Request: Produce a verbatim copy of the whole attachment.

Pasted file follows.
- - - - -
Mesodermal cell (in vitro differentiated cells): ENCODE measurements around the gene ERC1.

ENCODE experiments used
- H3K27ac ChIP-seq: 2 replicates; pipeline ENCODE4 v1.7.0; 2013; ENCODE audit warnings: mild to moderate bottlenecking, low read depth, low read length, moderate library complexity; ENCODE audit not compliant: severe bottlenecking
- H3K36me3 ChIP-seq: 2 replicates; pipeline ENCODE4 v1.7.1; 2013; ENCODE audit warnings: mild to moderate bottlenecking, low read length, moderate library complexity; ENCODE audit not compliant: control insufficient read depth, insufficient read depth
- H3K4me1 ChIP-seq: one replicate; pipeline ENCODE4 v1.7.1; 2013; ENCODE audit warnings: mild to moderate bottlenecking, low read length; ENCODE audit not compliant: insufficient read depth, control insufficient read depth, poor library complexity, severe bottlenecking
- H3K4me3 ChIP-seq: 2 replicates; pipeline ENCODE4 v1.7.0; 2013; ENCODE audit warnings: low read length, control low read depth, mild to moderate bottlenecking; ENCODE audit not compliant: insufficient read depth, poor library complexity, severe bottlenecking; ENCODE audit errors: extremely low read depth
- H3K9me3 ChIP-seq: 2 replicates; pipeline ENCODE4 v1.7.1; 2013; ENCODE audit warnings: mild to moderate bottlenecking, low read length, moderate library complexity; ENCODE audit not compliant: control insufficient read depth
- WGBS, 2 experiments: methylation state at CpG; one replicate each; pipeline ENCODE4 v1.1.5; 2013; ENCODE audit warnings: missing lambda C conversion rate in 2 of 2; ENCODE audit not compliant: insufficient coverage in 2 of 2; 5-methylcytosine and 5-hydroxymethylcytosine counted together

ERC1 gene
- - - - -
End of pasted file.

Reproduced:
Mesodermal cell (in vitro differentiated cells): ENCODE measurements around the gene ERC1.

ENCODE experiments used
- H3K27ac ChIP-seq: 2 replicates; pipeline ENCODE4 v1.7.0; 2013; ENCODE audit warnings: mild to moderate bottlenecking, low read depth, low read length, moderate library complexity; ENCODE audit not compliant: severe bottlenecking
- H3K36me3 ChIP-seq: 2 replicates; pipeline ENCODE4 v1.7.1; 2013; ENCODE audit warnings: mild to moderate bottlenecking, low read length, moderate library complexity; ENCODE audit not compliant: control insufficient read depth, insufficient read depth
- H3K4me1 ChIP-seq: one replicate; pipeline ENCODE4 v1.7.1; 2013; ENCODE audit warnings: mild to moderate bottlenecking, low read length; ENCODE audit not compliant: insufficient read depth, control insufficient read depth, poor library complexity, severe bottlenecking
- H3K4me3 ChIP-seq: 2 replicates; pipeline ENCODE4 v1.7.0; 2013; ENCODE audit warnings: low read length, control low read depth, mild to moderate bottlenecking; ENCODE audit not compliant: insufficient read depth, poor library complexity, severe bottlenecking; ENCODE audit errors: extremely low read depth
- H3K9me3 ChIP-seq: 2 replicates; pipeline ENCODE4 v1.7.1; 2013; ENCODE audit warnings: mild to moderate bottlenecking, low read length, moderate library complexity; ENCODE audit not compliant: control insufficient read depth
- WGBS, 2 experiments: methylation state at CpG; one replicate each; pipeline ENCODE4 v1.1.5; 2013; ENCODE audit warnings: missing lambda C conversion rate in 2 of 2; ENCODE audit not compliant: insufficient coverage in 2 of 2; 5-methylcytosine and 5-hydroxymethylcytosine counted together

ERC1 gene